How To Make a Simple Lava Lamp At Home
The best way to get your child interested in science is by doing SCIENCE stuff with them…
Have you seen a Lava Lamp. Is it not wonderful to see large colored bubbles sinking, rising and transforming. If you go to a shop to buy the same it will come at around Thousand bucks. The better the look and feel, higher the price. If I tell you, you can make this at home with your kitchen stuff (temporary one), won’t you be excited. All the more it’s a simple kitchen experiment which you can do with your kids. It’s easy to do, safe, and looks very cool.
Let’s get started
Take an empty glass and to it add water with food color added to it.
To this now add vegetable oil. Add approximately double the amount of oil to water.
Closely watch to see how two immiscible liquids behave.
Let the two layers settle and now add to it a pack of Eno salt and see the magic unfold.
It will look much beautiful, if you place a flash light underneath it.
Plain water, Cooking Oil, Food color and Eno salt
How does it work
A lava lamp works because of three different scientific principles namely, density, polarity and Gas formation.
Density is defined as mass/volume. If we measure equal volume of water and oil, we will find that the water is heavier than the same amount of oil. This is because water molecules are packed more tightly compared to oil. Since water is more dense than oil, it will stay at the bottom of the container and oil will stay on top.
If it was only about density, water and oil would have mixed slowly. Water molecules are polar and oil molecules non polar. Water molecules have an irregular electrical charge that attracts other atoms. The two hydrogen atoms are positively charged, whereas the oxygen, is negatively charged. On the other hand, oil molecules are made of long chains of hydrocarbons—strings of carbon atoms and they share equal electrons between the carbon and hydrogen atoms. As a result molecules don’t have opposite positive and negative ends. Since oil and water are different from each other, they won’t blend.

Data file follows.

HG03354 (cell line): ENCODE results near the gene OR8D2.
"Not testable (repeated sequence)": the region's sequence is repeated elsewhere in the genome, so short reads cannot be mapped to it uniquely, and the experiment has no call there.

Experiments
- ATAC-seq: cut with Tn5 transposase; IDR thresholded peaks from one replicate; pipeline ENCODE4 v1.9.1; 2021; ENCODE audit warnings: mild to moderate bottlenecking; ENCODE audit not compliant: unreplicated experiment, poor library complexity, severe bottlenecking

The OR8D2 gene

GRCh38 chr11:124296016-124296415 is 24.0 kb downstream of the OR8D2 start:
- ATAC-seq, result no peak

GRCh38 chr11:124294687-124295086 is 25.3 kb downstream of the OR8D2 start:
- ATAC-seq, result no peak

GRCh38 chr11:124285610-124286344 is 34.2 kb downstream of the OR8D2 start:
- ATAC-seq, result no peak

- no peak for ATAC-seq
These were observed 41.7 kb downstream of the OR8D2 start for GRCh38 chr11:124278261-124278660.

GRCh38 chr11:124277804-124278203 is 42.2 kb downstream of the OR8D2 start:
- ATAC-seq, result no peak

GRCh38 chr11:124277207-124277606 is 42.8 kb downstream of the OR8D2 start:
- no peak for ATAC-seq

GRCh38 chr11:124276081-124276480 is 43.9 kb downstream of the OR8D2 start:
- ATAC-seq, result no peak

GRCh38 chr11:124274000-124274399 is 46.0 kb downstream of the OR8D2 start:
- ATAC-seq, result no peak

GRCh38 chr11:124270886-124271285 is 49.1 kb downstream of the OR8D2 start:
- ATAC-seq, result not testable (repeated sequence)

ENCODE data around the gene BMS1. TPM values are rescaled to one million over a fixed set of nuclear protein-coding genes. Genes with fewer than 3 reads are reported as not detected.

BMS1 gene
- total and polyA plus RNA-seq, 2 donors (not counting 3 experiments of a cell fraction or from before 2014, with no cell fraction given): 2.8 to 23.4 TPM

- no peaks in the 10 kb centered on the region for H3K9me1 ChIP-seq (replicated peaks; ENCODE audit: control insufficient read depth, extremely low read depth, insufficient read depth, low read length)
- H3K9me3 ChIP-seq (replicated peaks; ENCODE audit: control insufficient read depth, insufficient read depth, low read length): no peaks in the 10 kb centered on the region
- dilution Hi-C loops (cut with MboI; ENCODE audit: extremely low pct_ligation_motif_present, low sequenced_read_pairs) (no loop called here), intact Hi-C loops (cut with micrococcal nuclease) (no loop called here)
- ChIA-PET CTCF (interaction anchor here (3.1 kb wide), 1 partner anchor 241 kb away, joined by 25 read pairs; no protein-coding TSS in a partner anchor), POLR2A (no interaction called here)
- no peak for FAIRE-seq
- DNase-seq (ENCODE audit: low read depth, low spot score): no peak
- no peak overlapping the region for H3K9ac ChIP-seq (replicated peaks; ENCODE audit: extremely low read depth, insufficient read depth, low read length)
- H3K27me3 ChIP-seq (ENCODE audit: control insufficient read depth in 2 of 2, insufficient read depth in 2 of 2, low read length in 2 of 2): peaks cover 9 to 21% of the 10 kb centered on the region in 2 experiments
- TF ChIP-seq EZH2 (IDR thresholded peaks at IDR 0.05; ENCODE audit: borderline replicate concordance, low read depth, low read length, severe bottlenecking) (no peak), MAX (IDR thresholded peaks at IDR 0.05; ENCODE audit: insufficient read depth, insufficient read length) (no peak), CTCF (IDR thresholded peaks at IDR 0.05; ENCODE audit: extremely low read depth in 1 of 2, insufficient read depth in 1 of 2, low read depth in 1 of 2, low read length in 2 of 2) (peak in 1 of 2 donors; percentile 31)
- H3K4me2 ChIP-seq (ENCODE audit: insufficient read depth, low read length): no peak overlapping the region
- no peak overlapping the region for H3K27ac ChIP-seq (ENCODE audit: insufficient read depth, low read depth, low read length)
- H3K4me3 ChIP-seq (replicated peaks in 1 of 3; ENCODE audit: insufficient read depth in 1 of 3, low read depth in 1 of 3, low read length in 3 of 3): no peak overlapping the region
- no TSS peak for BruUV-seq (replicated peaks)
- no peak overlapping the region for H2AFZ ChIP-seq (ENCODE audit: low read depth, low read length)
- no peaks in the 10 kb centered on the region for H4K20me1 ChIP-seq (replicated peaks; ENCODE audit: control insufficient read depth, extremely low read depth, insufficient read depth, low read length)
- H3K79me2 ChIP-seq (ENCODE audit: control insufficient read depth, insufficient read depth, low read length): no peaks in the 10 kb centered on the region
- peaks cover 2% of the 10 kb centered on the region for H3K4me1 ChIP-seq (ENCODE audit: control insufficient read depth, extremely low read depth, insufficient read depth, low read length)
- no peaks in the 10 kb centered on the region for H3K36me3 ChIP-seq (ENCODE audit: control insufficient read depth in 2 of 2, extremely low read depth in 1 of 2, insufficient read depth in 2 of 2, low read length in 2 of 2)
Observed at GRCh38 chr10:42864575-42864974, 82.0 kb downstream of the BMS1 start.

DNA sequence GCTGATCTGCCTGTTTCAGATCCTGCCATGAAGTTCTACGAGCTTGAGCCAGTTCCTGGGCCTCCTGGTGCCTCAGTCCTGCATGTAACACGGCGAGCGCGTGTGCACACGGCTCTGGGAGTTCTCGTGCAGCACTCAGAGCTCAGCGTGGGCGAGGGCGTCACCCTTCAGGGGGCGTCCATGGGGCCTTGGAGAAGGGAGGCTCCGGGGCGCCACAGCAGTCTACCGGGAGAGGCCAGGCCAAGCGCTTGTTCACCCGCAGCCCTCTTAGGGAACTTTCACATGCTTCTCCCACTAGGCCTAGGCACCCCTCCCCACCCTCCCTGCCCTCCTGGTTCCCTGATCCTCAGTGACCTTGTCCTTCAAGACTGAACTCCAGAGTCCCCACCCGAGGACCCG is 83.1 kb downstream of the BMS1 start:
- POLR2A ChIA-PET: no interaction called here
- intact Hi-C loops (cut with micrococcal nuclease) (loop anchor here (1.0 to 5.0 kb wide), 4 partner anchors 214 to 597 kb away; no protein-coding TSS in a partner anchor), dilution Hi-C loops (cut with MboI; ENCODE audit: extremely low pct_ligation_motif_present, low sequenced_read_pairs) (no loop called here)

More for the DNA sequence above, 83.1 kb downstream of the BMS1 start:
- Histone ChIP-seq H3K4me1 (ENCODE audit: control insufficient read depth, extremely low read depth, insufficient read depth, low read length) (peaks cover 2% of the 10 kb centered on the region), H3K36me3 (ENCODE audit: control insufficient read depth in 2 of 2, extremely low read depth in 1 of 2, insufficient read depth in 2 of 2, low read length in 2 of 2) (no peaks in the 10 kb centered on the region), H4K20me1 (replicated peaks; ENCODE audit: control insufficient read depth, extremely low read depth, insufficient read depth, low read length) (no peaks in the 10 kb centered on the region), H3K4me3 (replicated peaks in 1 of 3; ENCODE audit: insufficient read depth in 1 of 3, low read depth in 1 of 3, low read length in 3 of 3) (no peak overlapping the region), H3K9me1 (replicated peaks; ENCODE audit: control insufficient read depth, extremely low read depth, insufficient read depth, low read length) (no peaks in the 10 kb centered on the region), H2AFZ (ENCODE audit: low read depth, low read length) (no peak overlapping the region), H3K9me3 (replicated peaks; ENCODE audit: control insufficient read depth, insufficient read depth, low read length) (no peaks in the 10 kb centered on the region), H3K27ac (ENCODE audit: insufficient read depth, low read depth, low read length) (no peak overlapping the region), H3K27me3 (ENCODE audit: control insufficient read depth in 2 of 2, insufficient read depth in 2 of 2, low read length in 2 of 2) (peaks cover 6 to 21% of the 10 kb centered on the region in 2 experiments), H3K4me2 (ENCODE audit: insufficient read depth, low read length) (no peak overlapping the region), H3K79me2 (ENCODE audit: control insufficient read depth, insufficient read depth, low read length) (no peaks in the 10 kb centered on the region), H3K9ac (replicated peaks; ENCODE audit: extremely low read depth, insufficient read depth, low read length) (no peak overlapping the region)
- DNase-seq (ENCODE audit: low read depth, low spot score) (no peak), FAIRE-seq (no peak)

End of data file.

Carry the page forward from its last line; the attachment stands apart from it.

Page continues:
Eno is an antacid, which contains a mixture of sodium bicarbonate, citric acid and sodium carbonate. Upon the addition of water to Eno, the citric acid will start to dissociate and becomes reactive. It will then convert the carbonates into Carbon dioxide and water. These gas bubbles would stick to the colored water droplets. The combination of water and gas is less dense than the oil, and as a result would rise through the oil, to the top of the glass. As it reaches the top, the gas bubbles would pop and escape into the air, and the dense water would sink back to the bottom again. The reaction will continue till the antacid gets used up. When the chemical reaction between eno and water gets over, the bubbling stops, and would be left with bottle with two layers of immiscible solution.
Go ahead….make yourself a Lava Lamp at home. Kids would love it…….